Last week, a group of three Dutch researchers published a scientific article in which they examine theoretical conceptualizations of the dark ride experience. In their research, Pieter Cornelis, Wim Strijbosch and Philip Corsius compared objective design elements of several dark rides to literature-based notions of the dark ride experience. They evaluated 238 dark rides in Europe, the Middle-East and Africa, based on data that was provided by the Dark Ride Database. Results offer a refined understanding of the underlying dimensions of design elements in dark rides. When these dimensions are visualized together in the form of a cube, this results in a new model for the typology of dark rides in theme and amusement parks: the Dark Ride Cube.
Theme parks and amusement parks offer guests a wide variety of dark rides. Based on literature study, the researchers defined three main characteristics of a dark ride: story, theming, and challenge-based gaming elements. These characteristics were operationalised in a list of 36 objective design elements, which were supplemented by six emotional elements, resulting in a list of 42 elements. In the article, this list was used to compare the theoretical notions with the sample of 238 dark rides, by evaluating on-ride video footage of these dark rides on the presence of the 42 elements.
Results indicate that story-related and theming-related elements can be boiled down to three underlying dimensions which dark rides tend to vary on: low versus high story, low versus high amount of theming features and lowly versus highly pervasive interaction. On the side of emotion arousal, the researchers found that dark rides may mostly trigger positive emotional valence and low show and ride arousal, but that high show arousal is also often triggered.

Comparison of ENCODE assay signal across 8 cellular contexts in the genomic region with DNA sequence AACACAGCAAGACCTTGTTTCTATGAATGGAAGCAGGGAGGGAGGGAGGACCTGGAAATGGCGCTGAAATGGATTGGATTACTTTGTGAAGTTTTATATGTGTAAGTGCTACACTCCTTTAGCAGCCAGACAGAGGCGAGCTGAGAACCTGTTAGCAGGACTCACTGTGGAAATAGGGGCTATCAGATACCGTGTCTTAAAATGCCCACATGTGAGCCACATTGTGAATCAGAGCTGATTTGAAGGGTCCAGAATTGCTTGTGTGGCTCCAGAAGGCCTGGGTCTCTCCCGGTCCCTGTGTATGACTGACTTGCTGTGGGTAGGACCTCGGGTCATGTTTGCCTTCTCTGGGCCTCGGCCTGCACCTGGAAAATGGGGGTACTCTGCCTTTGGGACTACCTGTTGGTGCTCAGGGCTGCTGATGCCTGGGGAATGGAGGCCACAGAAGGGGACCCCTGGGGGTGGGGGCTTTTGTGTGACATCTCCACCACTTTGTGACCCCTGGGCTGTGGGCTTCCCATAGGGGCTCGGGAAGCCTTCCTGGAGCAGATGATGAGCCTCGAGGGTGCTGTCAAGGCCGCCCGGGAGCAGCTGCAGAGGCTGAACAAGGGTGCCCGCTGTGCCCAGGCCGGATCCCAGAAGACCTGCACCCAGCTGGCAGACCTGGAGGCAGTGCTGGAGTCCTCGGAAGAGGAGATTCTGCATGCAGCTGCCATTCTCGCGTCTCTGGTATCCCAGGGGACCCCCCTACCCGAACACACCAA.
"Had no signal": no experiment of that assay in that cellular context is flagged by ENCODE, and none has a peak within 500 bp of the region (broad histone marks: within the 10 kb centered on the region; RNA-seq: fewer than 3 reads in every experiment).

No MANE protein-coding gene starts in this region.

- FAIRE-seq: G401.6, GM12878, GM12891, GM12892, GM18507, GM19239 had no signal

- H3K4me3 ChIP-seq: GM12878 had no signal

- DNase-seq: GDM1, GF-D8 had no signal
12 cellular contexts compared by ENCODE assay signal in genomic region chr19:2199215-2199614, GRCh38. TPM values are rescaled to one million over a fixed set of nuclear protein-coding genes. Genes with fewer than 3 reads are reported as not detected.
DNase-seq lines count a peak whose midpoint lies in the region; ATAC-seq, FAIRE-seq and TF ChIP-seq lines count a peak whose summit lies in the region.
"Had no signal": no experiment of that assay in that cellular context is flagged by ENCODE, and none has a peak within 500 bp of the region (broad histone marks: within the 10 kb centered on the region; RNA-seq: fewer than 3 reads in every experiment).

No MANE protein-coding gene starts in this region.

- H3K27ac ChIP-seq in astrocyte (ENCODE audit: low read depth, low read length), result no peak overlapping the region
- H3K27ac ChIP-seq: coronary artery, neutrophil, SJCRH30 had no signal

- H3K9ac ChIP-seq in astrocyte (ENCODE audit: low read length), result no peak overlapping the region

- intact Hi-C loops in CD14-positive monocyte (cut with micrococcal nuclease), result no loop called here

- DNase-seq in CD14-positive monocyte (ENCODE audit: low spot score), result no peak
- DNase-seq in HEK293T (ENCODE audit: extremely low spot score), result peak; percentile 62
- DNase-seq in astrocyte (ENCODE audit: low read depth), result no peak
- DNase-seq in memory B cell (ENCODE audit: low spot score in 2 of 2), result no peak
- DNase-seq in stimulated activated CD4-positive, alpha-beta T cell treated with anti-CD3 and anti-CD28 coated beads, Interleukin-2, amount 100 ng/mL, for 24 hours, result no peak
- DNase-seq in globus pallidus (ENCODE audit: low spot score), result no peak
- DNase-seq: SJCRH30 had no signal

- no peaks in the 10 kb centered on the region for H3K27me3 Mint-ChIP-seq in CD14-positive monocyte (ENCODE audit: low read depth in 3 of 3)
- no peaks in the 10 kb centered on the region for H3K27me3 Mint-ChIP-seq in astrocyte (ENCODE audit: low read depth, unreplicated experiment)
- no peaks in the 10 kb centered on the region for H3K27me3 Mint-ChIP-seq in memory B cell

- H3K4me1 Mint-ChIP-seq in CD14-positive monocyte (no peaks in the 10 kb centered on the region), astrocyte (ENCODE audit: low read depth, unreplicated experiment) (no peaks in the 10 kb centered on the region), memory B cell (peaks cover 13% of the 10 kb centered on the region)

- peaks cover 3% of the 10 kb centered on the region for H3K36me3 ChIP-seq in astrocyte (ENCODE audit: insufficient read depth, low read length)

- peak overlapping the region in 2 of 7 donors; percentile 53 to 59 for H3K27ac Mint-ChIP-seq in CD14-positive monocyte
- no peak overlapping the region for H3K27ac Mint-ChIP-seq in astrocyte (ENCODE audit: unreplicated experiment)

Based on the three dimensions, which came to the fore as the constituent elements for a dark ride typology, the researchers proposed the Dark Ride Cube as a model for classifying dark rides in terms of their design elements. The Dark Ride Cube presents the amount of story on the y-axis and theming on the x-axis, which are the two basic elements of themed entertainment as supported by earlier literature, and complemented them with pervasive interaction on the z-axis. By plotting the examined dark rides on these three axes, researchers found that they are highly scattered across the three dimensions.
The research team has worked on the article for more than a year, based on a data sheet provided by the Dark Ride Database team. The first results were already published during a presentation at last year’s IAAPA Expo Europe, as we reported in our special. The presentation also gave a peek into the follow-up research, focussing amongst others on the experience of visitors while riding a dark ride. We wish the researchers good luck on these upcoming articles, and congratulate them with the article that was published last week. The complete article can be found here.
Cornelis, P. C. M., Strijbosch, W., & Corsius, P. (2022). Conceptualizing the dark ride experience through the Dark Ride Cube: Evidence from the EMEA region. Journal of Hospitality & Tourism Research, advance online publication. https://doi.org/10.1177/10963480211069173